Lymph Fluid: Composition & Function

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  • 0:00 What Is Lymph?
  • 0:50 What Is It Made Of?
  • 1:54 Where Is It Found?
  • 2:58 What Does It Do?
  • 3:57 Lesson Summary
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Lesson Transcript
Instructor: Kevin Newton

Kevin has edited encyclopedias, taught middle and high school history, and has a master's degree in Islamic law.

Lymph gets the short end of the stick when it comes to bodily fluids. Blood gets all the attention. Have you even heard of a movie being 'lymphy?' However, lymph is where much of the real defense of your body happens.

What Is Lymph?

Think about something for a moment. Your body is around 75% water. So, where do you think all that water is? Of course, around four to six liters of fluid in your body is blood, which does have water in it. Also, your stomach acid is diluted to some degree by water, lest it eat through your entire body.

But what about your organs? They, too, contain water, but that doesn't mean that the cells themselves are tiny water balloons. Instead, a great deal of the soft tissue in your body is comprised of cells floating in a suspension of liquid known as interstitial fluid. Lymph is the result of this interstitial fluid making its way to the lymphatic system, a whole collection of vessels and organs dedicated to maintaining balance and providing immune cells.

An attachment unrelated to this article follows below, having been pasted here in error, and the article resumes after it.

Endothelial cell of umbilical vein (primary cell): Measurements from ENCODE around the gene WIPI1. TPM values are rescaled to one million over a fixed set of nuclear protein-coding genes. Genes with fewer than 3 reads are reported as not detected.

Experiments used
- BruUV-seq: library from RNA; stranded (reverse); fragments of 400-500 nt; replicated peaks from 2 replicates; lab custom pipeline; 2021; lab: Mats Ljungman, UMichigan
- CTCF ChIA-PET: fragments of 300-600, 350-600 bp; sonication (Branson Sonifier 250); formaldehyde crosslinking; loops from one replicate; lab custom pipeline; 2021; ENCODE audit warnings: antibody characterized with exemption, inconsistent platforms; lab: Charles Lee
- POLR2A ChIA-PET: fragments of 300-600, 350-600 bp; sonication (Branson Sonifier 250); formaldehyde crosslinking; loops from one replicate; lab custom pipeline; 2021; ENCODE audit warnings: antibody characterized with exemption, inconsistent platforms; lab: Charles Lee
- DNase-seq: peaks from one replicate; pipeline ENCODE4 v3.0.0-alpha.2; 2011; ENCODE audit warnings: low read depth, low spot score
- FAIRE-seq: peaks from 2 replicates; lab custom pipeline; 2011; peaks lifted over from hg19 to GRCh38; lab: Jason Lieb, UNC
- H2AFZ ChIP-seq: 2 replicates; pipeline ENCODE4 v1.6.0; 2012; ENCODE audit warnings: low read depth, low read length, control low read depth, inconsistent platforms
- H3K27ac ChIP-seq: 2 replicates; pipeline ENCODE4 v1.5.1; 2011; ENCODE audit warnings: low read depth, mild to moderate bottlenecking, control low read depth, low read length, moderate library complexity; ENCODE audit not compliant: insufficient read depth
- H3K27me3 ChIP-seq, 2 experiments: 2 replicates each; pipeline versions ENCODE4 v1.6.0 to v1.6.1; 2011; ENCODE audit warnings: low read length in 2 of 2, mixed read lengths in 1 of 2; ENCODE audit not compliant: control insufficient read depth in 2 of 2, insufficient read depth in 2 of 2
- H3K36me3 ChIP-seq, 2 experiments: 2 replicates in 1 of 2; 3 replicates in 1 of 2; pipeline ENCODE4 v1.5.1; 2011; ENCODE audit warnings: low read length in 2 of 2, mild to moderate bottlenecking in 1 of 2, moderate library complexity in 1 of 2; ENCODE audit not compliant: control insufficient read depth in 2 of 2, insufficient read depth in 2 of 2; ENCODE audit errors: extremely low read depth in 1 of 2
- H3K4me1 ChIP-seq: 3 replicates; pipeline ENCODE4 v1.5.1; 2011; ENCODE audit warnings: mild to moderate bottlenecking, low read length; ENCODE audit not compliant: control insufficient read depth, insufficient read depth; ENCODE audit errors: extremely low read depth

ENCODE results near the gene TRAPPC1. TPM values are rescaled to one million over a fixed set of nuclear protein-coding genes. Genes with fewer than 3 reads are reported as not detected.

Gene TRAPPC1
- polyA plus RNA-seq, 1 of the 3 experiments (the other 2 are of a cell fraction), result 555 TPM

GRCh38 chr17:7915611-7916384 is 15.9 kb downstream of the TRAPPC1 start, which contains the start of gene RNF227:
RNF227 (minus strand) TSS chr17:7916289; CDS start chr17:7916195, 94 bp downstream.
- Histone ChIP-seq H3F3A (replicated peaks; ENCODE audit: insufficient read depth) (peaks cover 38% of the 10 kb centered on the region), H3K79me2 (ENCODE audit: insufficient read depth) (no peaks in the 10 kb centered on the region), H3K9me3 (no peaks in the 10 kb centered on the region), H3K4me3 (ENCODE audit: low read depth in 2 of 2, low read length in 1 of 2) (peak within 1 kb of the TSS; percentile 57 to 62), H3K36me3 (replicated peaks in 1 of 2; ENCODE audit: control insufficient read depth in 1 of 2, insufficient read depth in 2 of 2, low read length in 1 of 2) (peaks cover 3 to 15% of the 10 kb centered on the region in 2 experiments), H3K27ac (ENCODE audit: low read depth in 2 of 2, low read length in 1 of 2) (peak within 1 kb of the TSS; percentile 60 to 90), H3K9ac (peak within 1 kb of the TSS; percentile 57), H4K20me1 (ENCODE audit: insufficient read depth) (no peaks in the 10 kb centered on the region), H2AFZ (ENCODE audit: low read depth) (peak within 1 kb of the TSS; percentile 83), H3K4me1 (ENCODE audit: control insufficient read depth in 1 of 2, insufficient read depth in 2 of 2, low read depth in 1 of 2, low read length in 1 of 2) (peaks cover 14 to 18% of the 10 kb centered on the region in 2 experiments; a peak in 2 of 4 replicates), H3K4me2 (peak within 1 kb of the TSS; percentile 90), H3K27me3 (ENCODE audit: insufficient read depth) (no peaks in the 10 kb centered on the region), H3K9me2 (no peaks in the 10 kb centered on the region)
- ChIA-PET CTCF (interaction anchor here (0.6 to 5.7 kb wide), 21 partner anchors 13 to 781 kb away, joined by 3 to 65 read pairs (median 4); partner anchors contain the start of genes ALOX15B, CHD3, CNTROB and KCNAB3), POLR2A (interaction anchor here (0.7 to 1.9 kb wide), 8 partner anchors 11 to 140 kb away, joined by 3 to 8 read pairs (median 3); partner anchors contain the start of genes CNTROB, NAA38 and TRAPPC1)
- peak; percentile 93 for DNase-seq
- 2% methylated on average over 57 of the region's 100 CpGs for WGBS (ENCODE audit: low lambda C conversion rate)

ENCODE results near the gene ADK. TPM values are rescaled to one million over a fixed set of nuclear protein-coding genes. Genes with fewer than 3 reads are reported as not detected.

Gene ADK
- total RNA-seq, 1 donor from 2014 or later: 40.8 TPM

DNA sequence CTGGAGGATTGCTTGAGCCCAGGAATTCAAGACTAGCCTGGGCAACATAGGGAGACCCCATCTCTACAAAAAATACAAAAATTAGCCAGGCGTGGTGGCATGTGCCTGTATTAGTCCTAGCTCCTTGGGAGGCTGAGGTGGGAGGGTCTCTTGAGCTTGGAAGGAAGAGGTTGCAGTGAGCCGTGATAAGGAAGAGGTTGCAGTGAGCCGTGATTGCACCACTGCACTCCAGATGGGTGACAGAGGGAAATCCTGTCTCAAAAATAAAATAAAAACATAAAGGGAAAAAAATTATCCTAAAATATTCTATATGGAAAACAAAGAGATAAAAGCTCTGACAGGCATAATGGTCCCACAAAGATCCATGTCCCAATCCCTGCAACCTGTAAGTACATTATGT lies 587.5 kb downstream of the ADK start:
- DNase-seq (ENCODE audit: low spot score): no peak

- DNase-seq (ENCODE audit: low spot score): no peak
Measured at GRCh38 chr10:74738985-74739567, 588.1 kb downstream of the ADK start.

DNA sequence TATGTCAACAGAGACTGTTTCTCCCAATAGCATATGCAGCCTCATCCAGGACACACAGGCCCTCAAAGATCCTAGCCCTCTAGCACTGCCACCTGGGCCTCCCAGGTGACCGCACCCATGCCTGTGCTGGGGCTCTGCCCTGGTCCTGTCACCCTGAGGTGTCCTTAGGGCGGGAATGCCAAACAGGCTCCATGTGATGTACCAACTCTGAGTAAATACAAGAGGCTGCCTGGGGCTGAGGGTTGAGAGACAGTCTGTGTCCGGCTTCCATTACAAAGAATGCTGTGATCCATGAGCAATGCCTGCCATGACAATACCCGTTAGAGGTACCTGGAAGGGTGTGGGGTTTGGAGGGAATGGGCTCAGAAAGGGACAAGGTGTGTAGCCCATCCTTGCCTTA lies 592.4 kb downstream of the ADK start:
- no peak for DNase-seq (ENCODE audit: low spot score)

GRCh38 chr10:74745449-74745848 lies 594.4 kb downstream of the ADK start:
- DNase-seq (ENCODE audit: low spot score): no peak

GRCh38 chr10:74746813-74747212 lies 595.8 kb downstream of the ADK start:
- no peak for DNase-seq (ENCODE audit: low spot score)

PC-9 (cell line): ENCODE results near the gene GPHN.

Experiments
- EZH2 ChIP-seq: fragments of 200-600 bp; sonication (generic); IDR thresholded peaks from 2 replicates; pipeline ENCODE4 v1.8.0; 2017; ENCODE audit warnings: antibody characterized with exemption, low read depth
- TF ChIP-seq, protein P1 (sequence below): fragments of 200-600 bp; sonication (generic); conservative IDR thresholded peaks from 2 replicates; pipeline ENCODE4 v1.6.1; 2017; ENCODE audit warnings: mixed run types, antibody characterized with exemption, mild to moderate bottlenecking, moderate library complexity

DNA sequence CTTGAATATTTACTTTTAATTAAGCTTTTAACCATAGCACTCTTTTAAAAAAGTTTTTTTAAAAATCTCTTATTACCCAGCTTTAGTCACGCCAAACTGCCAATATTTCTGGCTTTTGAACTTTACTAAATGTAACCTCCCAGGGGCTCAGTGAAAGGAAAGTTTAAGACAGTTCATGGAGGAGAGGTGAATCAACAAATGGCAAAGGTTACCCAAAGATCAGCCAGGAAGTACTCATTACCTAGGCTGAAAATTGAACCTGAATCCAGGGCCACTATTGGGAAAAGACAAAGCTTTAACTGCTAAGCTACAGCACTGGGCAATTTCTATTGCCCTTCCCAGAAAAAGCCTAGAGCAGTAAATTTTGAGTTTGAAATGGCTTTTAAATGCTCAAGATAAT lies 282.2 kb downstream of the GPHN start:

What Is It Made Of?

Lymph doesn't always look the same. Throughout most of the body, it looks sort of like a weak milky fluid, somewhere between white and a pale yellow. It gets that pale color from the protein waste products and immune cells that it carries. It takes these cells and proteins away from the cells in question and onward to be processed out of your body. In short, your lymph is like a garbage truck being driven by police officers - it has the primary job of removing waste products, but it isn't afraid to arrest something that looks suspicious.

There is one exception, however. Lymph is also useful for transporting fatty acids throughout the body. This particular kind of lymph is called chyle. Have a diet a little too heavy in deep fried pastries covered in butter? The extra fatty acids are absorbed by this chyle, which is very efficient in collecting fats. From the intestines, the chyle makes its way into the bloodstream, where some of the fatty acid is used as energy, but much of it ends up as the sort of fat that causes cardiovascular health issues.

Where Is It Found?

This transformation from interstitial fluid to lymph is a little difficult to follow, so let's follow it through the cycle. You drink water, and it enters your digestive tract. It's then absorbed by the small intestine and enters the blood stream. The pumping action of the heart pushes some of this water out of the blood vessels and into the space between cells. This is where it becomes interstitial fluid.

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